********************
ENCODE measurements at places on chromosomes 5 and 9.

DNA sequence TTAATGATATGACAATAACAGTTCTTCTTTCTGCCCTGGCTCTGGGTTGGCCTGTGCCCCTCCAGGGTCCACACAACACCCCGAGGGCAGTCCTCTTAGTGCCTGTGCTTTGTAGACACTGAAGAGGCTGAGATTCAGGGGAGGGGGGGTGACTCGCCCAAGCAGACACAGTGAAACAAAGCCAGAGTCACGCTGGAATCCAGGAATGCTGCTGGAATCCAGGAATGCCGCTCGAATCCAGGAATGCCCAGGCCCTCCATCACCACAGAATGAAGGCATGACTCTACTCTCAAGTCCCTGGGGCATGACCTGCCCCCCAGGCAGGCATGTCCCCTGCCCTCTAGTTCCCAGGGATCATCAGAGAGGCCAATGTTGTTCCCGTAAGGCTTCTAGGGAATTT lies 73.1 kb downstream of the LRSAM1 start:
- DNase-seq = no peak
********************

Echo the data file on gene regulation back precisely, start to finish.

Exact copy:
ENCODE measurements at places on chromosomes 5 and 9.

DNA sequence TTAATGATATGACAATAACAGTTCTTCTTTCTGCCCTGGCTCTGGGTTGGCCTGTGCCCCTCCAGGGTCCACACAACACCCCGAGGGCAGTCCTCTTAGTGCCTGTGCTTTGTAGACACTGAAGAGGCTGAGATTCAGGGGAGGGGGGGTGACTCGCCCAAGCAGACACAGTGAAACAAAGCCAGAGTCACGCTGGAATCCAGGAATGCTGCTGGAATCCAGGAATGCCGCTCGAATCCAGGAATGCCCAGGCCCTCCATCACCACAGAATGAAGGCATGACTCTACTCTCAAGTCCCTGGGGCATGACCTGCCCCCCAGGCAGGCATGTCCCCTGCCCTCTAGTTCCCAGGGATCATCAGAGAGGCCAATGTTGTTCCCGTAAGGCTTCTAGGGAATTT lies 73.1 kb downstream of the LRSAM1 start:
- DNase-seq = no peak